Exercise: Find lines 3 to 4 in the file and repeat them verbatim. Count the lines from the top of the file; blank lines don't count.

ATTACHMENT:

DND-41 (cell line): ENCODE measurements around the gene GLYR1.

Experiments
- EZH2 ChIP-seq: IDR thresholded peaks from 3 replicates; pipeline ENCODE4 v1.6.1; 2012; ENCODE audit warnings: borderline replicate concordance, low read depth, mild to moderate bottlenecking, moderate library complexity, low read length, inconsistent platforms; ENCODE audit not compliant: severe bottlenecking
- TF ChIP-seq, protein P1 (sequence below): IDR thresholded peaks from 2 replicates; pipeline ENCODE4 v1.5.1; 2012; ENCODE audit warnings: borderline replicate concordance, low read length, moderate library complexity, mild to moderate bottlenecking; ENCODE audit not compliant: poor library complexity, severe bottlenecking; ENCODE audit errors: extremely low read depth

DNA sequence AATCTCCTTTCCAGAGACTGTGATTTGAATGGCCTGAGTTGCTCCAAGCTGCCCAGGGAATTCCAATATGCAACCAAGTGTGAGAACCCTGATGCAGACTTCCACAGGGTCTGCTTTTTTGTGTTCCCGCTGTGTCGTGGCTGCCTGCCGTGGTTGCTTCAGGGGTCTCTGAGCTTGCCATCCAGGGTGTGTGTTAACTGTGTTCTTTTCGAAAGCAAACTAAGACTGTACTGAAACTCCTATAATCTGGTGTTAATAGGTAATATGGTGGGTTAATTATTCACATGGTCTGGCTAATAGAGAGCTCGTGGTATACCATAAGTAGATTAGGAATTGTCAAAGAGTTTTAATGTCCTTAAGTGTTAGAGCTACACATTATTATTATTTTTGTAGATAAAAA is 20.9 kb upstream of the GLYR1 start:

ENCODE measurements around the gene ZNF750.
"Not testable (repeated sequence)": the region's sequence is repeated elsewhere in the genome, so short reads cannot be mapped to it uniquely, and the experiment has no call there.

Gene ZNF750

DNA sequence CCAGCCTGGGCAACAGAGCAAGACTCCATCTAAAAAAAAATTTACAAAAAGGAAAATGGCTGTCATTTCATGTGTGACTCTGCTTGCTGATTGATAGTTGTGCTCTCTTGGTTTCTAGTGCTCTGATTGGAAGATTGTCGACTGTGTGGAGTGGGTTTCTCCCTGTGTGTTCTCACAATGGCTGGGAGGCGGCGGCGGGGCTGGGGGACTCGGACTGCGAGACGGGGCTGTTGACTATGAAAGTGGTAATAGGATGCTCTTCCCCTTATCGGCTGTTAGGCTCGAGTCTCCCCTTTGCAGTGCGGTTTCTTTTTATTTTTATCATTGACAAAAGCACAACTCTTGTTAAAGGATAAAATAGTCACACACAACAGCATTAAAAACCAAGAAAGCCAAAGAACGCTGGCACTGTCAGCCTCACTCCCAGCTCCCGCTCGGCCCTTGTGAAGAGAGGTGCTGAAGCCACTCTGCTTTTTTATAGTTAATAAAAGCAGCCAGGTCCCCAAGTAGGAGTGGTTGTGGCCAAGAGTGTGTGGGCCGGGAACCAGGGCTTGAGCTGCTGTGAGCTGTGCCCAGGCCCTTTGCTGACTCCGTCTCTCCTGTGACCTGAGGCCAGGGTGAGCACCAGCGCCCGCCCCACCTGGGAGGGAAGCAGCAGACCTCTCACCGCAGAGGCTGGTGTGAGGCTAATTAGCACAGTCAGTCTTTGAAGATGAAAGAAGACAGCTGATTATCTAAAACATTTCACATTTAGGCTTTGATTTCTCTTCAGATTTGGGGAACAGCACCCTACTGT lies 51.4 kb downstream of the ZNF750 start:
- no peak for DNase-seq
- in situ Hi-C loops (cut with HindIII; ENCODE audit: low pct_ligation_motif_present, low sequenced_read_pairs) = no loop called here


- EZH2 ChIP-seq: IDR thresholded peaks from 3 replicates; pipeline ENCODE4 v1.6.1; 2012; ENCODE audit warnings: borderline replicate concordance, low read depth, mild to moderate bottlenecking, moderate library complexity, low read length, inconsistent platforms; ENCODE audit not compliant: severe bottlenecking
- TF ChIP-seq, protein P1 (sequence below): IDR thresholded peaks from 2 replicates; pipeline ENCODE4 v1.5.1; 2012; ENCODE audit warnings: borderline replicate concordance, low read length, moderate library complexity, mild to moderate bottlenecking; ENCODE audit not compliant: poor library complexity, severe bottlenecking; ENCODE audit errors: extremely low read depth